Three Music Notables to Receive Awards from The University of Texas Project on Conflict Resolution
Oct. 12, 2009
AUSTIN, Texas — Clifford Antone, Harold McMillan and Cyril Neville will receive the 2009 Bridging Divides Award from The University of Texas Project on Conflict Resolution (UTPCR) Oct. 15.
The award spotlights individuals who have made significant contributions to society by building bridges between groups and cultures. The award honors the creative ability of artists to combine styles and approaches in a way that benefits society or helps humanitarian causes. Willie Nelson was the first Bridging Divides Award recipient in 2007 and its inspiration. The award is now presented to several individuals each year.
"We feel privileged to honor Clifford Antone, Harold McMillan and Cyril Neville," said UTPCR Director and founder Madeline Maxwell. "All of them have inspired generations already, and they have helped countless people they know about and others they will never know. We honor the memory of Clifford, who was an early supporter of UTPCR, and salute Harold McMillan, who worked with our teen summer symposium, and Cyril Neville. They show what commitment, imagination and initiative can do for the world."
Antone, who died in 2006, was known for his work with numerous social and educational organizations, most notably his "Help Clifford Help Kids" fundraiser for a program that serves at-risk youth. Antone loved teaching music history at The University of Texas at Austin in his final years. He is best known for his namesake internationally recognized blues club in Austin where he fostered interracial collaborations between established artists and new musicians, young and old.
McMillan is a tireless artist, historian, producer and musician, devoted to traditions derived from African American culture and other forms of artistic expression outside the classical European tradition. As director of Diverse Arts Culture Works, and founder of the Austin Blues Family Tree Project, he has preserved the stories of dozens of African American musicians. His work allows modern ears to hear first-person accounts of how the blues, and the heyday of Black East Austin's entertainment district, contribute to modern experience.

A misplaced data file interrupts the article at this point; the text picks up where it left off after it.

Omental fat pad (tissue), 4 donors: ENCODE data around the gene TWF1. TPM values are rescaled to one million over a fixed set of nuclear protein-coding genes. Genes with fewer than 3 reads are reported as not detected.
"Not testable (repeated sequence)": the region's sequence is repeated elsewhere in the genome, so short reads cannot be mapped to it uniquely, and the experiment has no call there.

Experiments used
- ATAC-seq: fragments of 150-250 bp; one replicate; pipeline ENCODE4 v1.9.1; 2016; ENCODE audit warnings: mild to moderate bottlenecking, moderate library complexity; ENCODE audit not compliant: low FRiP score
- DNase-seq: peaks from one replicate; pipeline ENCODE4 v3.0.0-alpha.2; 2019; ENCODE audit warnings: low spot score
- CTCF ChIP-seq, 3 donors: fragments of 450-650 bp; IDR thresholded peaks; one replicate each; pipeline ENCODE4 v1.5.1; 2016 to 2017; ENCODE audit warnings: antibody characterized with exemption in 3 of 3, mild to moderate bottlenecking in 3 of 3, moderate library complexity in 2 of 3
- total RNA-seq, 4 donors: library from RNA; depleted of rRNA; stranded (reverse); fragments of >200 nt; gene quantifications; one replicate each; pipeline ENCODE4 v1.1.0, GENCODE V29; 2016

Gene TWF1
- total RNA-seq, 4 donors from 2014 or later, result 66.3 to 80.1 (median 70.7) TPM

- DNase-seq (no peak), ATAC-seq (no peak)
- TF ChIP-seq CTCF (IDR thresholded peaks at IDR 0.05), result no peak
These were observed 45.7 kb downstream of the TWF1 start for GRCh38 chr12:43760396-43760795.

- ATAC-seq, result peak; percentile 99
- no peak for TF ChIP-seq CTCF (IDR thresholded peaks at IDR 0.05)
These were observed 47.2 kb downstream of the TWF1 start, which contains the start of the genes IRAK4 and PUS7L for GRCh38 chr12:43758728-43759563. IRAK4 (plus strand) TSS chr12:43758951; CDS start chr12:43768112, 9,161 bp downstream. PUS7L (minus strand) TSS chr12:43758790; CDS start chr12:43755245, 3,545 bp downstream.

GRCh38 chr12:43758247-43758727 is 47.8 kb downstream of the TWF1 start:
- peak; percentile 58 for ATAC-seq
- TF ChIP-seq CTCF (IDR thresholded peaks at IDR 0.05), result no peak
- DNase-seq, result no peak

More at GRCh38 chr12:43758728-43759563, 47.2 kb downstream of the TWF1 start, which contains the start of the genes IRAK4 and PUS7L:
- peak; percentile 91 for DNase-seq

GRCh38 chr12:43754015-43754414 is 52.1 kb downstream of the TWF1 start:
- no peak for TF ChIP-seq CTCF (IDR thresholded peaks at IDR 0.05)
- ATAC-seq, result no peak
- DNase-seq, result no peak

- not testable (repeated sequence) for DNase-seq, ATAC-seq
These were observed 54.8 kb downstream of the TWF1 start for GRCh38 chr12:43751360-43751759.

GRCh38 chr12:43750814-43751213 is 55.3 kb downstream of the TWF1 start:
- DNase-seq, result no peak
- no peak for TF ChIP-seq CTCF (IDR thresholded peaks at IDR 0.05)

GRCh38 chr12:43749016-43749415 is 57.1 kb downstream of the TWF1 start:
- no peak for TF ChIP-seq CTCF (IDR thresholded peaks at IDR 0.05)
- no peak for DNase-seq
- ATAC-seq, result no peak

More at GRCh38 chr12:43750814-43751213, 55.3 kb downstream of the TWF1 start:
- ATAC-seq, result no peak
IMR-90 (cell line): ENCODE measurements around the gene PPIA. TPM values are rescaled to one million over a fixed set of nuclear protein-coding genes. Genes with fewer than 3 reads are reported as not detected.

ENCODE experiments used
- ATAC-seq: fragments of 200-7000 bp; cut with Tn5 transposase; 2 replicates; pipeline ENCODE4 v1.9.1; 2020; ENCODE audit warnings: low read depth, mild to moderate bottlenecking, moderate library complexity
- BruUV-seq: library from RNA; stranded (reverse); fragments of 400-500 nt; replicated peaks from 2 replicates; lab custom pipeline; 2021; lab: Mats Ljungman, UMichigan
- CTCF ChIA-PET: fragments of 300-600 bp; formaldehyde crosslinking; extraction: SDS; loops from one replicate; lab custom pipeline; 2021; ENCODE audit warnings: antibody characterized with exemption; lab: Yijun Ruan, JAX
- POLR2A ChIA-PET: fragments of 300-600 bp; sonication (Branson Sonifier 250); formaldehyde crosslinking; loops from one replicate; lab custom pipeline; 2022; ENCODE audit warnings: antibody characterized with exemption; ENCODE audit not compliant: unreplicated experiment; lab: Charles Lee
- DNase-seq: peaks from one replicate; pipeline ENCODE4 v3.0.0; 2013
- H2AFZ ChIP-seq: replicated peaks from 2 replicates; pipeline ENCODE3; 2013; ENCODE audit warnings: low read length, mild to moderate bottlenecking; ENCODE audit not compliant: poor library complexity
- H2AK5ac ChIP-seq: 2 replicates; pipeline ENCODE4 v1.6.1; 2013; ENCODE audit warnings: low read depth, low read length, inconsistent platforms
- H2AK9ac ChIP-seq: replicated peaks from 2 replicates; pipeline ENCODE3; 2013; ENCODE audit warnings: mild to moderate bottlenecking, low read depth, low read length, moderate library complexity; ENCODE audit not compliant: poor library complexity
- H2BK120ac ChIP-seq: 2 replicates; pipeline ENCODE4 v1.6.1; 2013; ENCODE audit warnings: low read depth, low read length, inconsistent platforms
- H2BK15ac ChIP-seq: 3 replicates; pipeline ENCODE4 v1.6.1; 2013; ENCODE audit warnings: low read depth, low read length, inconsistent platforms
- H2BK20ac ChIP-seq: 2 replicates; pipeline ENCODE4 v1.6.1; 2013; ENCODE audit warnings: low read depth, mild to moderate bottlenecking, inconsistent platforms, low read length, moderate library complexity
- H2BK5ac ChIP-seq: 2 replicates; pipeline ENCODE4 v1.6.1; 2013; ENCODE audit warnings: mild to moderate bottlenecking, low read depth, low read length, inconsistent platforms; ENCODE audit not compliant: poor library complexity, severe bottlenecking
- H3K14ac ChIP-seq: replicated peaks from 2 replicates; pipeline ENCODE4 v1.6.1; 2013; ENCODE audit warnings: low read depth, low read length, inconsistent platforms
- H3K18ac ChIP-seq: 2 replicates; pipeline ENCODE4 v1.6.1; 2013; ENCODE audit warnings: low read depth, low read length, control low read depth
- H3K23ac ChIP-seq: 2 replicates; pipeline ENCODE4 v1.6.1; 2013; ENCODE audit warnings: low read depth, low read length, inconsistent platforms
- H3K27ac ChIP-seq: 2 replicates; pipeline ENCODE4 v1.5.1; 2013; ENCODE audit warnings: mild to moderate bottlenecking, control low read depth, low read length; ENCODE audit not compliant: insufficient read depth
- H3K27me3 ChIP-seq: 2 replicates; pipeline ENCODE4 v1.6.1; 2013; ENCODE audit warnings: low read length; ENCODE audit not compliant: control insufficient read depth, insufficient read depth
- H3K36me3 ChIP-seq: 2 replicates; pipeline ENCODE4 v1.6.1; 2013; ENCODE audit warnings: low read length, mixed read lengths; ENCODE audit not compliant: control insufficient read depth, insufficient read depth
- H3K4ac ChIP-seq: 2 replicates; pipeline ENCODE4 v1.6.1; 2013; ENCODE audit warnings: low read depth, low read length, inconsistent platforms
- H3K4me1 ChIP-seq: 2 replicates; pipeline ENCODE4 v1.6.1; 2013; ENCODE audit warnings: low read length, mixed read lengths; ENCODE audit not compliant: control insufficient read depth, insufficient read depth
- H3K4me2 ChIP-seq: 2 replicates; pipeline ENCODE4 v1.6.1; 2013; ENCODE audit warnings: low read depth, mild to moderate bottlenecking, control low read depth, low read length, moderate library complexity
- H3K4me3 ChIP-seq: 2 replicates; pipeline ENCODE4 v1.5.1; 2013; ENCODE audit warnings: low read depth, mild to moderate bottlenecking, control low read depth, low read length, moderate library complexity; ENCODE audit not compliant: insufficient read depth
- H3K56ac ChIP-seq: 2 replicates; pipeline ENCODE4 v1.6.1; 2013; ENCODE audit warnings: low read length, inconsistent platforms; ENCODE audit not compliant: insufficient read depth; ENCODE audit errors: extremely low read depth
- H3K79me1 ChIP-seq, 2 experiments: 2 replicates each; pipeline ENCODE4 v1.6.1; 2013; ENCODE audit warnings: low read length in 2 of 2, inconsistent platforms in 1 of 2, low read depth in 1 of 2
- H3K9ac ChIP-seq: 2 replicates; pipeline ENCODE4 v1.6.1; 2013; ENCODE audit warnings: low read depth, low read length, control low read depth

Neville is recognized for his contributions to Hurricane Katrina victims and to preserving the New Orleans sound while blending it with Austin sounds through Project Chumbo. Driven from New Orleans by the flooding, Neville made his way to Austin where he joined in efforts to help the people back home and those who decided to stay in Texas. Long involved in humanitarian causes and programs reaching out to children, Neville overlooked his personal hardships to help create a bridge over the waters for others.
UTPCR is a university organization dedicated to promoting the study and practice of peace initiatives and successful conflict resolution in contemporary culture.
The UT Willie Nelson Center for Peaceful Conflict Resolution students organization will join the UTPCR and musical friends at 6:30 p.m., Oct. 15, in a celebration hosted by Antone's, 213 W 5th St. with performances by Gary Clark Jr., Eve Monsees, Pamela Hart, James Robinson, Neville, Big Chief Kevin and more. For more information, visit http://www.utpcr.org.